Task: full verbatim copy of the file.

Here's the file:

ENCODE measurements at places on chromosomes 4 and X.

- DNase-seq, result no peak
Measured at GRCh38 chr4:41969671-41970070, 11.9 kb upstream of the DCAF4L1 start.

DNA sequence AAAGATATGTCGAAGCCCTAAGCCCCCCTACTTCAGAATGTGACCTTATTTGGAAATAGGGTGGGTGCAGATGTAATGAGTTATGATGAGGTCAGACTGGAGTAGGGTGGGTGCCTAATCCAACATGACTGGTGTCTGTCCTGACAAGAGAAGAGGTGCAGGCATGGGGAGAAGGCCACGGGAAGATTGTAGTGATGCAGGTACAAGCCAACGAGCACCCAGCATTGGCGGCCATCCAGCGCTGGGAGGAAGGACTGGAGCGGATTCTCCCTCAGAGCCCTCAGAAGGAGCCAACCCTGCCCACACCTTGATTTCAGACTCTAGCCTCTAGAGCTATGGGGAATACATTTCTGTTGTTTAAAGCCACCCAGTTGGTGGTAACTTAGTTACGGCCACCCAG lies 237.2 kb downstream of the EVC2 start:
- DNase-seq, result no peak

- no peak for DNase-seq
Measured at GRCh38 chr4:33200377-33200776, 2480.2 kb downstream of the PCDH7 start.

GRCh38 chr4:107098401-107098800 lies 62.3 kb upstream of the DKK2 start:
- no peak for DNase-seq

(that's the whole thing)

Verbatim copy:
ENCODE measurements at places on chromosomes 4 and X.

- DNase-seq, result no peak
Measured at GRCh38 chr4:41969671-41970070, 11.9 kb upstream of the DCAF4L1 start.

DNA sequence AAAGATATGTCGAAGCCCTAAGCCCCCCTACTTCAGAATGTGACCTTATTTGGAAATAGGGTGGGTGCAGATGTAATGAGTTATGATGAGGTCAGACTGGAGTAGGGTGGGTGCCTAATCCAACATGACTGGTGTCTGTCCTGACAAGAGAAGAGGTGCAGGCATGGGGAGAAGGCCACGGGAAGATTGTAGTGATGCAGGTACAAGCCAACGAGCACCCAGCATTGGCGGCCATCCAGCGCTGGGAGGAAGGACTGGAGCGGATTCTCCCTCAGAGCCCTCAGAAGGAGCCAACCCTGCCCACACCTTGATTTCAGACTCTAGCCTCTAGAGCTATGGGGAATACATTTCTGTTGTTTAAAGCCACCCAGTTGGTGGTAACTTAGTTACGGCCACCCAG lies 237.2 kb downstream of the EVC2 start:
- DNase-seq, result no peak

- no peak for DNase-seq
Measured at GRCh38 chr4:33200377-33200776, 2480.2 kb downstream of the PCDH7 start.

GRCh38 chr4:107098401-107098800 lies 62.3 kb upstream of the DKK2 start:
- no peak for DNase-seq